Healthy food has become unaffordable for many Muskoka residents

Healthy food has become unaffordable for many Muskoka residents

As the cost of living continues to rise at an unprecedented rate, the results of the Simcoe Muskoka District Health Unit’s (SMDHU) 2022 Nutritious Food Basket (NFB) survey show that more residents are finding it difficult to put basic healthy food on the table and for some, it is nearly impossible.

The NFB survey is an important tool to monitor food affordability. Conducted annually, the NFB survey measures how much it costs residents throughout the region to purchase a basic healthy diet. The 2022 survey showed that it costs $1,159.92 for a family of four (two adults and two children) and $419.00 for a single-person household to buy basic groceries for the month.

For many individuals and families living with lower incomes, the cost of healthy food and rent uses most of their income, and in some cases, all or more. A family of four with one full-time earner making minimum wage, is spending 66 per cent of their income on food and rent, while a single adult, living alone on Ontario Works is spending 161 per cent of their income, with no money left over for non-negotiable living expenses like utilities or transportation.

“When people have no other option but to cut their food budget to pay for other essential fixed-expenses, they are experiencing household food insecurity,” says Vanessa Hurley, public health nutritionist and registered dietitian. “The struggle to put food on the table is real for many of our residents – one in six households are experiencing some level of food insecurity. Without access to nutritious foods, people may begin to experience negative health outcomes that can last a long time and even a lifetime.”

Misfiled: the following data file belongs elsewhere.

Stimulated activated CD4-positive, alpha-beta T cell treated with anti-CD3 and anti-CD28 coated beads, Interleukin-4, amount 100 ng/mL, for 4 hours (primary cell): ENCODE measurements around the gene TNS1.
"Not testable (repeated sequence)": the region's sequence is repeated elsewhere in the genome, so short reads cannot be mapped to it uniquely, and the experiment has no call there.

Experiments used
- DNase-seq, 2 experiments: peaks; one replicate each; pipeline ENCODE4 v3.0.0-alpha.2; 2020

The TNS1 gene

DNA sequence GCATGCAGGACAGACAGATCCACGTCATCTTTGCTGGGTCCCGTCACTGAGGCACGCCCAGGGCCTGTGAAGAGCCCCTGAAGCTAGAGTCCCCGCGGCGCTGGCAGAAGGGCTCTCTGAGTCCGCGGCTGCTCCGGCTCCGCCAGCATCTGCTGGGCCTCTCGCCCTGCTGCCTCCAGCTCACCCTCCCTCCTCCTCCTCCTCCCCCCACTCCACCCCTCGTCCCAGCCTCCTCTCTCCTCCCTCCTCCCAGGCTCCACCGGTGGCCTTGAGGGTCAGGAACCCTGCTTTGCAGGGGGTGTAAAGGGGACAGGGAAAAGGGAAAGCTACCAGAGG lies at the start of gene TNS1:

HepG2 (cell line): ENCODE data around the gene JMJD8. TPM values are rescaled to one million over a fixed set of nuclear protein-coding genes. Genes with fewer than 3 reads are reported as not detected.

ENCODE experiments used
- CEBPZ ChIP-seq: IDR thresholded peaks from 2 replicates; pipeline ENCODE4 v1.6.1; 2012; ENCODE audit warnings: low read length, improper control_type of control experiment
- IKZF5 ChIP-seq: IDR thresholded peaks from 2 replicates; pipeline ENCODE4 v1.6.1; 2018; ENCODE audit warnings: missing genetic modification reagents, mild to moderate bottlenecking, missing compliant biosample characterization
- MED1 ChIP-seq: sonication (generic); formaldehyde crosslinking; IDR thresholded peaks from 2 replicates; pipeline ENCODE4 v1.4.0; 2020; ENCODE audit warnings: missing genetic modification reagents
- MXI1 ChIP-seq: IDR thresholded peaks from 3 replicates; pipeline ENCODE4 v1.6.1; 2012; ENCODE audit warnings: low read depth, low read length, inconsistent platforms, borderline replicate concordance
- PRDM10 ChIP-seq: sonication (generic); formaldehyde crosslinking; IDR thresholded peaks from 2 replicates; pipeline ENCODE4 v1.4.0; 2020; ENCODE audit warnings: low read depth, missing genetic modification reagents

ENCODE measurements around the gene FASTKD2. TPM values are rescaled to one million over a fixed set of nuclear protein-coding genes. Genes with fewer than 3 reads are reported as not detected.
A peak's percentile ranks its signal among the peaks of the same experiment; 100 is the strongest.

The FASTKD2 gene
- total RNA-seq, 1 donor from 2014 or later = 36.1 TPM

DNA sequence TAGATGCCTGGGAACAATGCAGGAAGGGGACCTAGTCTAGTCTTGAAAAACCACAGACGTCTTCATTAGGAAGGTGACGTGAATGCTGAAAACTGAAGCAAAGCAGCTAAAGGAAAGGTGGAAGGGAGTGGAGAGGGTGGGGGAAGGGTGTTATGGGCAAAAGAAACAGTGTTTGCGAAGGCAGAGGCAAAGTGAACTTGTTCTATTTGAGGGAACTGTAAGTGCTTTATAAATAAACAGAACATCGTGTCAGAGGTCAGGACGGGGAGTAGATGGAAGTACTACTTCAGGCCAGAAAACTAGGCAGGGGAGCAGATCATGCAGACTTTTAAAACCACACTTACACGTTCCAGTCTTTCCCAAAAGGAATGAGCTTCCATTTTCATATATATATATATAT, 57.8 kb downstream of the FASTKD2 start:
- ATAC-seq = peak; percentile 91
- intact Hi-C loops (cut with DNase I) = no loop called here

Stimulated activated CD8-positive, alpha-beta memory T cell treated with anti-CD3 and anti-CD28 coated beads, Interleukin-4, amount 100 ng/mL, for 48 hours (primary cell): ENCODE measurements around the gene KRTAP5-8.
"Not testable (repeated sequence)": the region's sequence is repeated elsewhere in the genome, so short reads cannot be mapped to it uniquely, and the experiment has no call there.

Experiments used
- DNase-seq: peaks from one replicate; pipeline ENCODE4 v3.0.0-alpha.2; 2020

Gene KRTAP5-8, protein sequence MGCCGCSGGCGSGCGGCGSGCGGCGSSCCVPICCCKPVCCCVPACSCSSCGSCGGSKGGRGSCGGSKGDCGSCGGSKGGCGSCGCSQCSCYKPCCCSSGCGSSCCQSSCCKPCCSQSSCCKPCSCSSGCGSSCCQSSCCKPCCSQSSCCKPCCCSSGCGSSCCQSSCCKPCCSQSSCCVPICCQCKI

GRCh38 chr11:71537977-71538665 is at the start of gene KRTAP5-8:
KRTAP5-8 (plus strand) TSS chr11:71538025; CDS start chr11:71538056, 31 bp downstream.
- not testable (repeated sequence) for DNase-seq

Individuals living with household food insecurity are more likely to suffer from poor physical and mental health, diabetes, hypertension and depression; for children, they are more likely to develop asthma and mental health conditions. The effects of food insecurity on the mental and physical health of residents of places is a substantial burden on the healthcare system, resulting in increased costs that impact everyone.

Household food insecurity is a serious public health issue that requires policy changes that work to improve the incomes of low-income households.

“What we need are policies and programs at all levels of government that reduce poverty and help people afford basic healthy food and the cost of living,” said Hurley. “This includes increased social assistance rates, jobs that pay a living wage, and more affordable housing options in our communities. We need to reduce household insecurity rates in our communities – it affects us all and we all have a role to play.”

For more details about the NFB survey, the issue of fgood insecurity, and how it can be addressed please visit the health unit’s website at or call Health Connection at 705-721-7520 or 1-877-721-7520 weekdays from 8:30 am to 4:30 pm

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